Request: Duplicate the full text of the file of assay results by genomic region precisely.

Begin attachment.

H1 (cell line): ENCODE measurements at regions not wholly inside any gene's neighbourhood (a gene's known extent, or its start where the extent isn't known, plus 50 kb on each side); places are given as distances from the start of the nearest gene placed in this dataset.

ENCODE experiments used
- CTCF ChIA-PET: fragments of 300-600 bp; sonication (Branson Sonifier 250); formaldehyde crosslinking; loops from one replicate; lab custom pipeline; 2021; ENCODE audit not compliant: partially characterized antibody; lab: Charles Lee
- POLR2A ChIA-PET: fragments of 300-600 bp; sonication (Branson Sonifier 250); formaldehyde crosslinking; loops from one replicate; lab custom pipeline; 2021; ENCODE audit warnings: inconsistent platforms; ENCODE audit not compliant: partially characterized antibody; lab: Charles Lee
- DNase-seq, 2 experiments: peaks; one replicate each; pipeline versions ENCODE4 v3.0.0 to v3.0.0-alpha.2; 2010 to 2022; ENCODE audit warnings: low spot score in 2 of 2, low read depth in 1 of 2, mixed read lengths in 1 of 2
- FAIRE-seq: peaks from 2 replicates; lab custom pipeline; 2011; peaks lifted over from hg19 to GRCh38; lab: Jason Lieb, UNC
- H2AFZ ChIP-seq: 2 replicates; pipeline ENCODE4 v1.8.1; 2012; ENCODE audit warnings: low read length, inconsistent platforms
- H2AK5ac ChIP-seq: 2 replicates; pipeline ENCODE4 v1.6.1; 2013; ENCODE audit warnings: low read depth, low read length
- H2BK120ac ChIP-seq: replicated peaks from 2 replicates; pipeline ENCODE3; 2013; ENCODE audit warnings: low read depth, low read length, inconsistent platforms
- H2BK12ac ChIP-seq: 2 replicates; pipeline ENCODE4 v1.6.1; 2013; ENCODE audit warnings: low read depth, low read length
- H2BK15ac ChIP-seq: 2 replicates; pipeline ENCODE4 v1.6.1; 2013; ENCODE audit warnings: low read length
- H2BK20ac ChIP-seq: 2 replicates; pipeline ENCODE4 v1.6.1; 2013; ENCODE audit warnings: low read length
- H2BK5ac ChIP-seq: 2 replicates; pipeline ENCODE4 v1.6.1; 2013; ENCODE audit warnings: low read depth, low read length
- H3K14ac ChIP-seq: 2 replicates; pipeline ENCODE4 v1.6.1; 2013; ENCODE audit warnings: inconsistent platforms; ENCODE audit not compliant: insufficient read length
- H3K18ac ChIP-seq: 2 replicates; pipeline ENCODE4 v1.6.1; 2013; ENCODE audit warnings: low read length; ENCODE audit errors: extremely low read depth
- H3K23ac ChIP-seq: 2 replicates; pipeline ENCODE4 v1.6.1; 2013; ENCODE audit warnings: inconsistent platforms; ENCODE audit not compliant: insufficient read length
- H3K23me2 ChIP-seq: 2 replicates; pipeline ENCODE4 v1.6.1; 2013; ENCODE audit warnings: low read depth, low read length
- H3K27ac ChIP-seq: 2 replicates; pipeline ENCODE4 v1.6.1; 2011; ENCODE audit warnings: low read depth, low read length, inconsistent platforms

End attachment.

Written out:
H1 (cell line): ENCODE measurements at regions not wholly inside any gene's neighbourhood (a gene's known extent, or its start where the extent isn't known, plus 50 kb on each side); places are given as distances from the start of the nearest gene placed in this dataset.

ENCODE experiments used
- CTCF ChIA-PET: fragments of 300-600 bp; sonication (Branson Sonifier 250); formaldehyde crosslinking; loops from one replicate; lab custom pipeline; 2021; ENCODE audit not compliant: partially characterized antibody; lab: Charles Lee
- POLR2A ChIA-PET: fragments of 300-600 bp; sonication (Branson Sonifier 250); formaldehyde crosslinking; loops from one replicate; lab custom pipeline; 2021; ENCODE audit warnings: inconsistent platforms; ENCODE audit not compliant: partially characterized antibody; lab: Charles Lee
- DNase-seq, 2 experiments: peaks; one replicate each; pipeline versions ENCODE4 v3.0.0 to v3.0.0-alpha.2; 2010 to 2022; ENCODE audit warnings: low spot score in 2 of 2, low read depth in 1 of 2, mixed read lengths in 1 of 2
- FAIRE-seq: peaks from 2 replicates; lab custom pipeline; 2011; peaks lifted over from hg19 to GRCh38; lab: Jason Lieb, UNC
- H2AFZ ChIP-seq: 2 replicates; pipeline ENCODE4 v1.8.1; 2012; ENCODE audit warnings: low read length, inconsistent platforms
- H2AK5ac ChIP-seq: 2 replicates; pipeline ENCODE4 v1.6.1; 2013; ENCODE audit warnings: low read depth, low read length
- H2BK120ac ChIP-seq: replicated peaks from 2 replicates; pipeline ENCODE3; 2013; ENCODE audit warnings: low read depth, low read length, inconsistent platforms
- H2BK12ac ChIP-seq: 2 replicates; pipeline ENCODE4 v1.6.1; 2013; ENCODE audit warnings: low read depth, low read length
- H2BK15ac ChIP-seq: 2 replicates; pipeline ENCODE4 v1.6.1; 2013; ENCODE audit warnings: low read length
- H2BK20ac ChIP-seq: 2 replicates; pipeline ENCODE4 v1.6.1; 2013; ENCODE audit warnings: low read length
- H2BK5ac ChIP-seq: 2 replicates; pipeline ENCODE4 v1.6.1; 2013; ENCODE audit warnings: low read depth, low read length
- H3K14ac ChIP-seq: 2 replicates; pipeline ENCODE4 v1.6.1; 2013; ENCODE audit warnings: inconsistent platforms; ENCODE audit not compliant: insufficient read length
- H3K18ac ChIP-seq: 2 replicates; pipeline ENCODE4 v1.6.1; 2013; ENCODE audit warnings: low read length; ENCODE audit errors: extremely low read depth
- H3K23ac ChIP-seq: 2 replicates; pipeline ENCODE4 v1.6.1; 2013; ENCODE audit warnings: inconsistent platforms; ENCODE audit not compliant: insufficient read length
- H3K23me2 ChIP-seq: 2 replicates; pipeline ENCODE4 v1.6.1; 2013; ENCODE audit warnings: low read depth, low read length
- H3K27ac ChIP-seq: 2 replicates; pipeline ENCODE4 v1.6.1; 2011; ENCODE audit warnings: low read depth, low read length, inconsistent platforms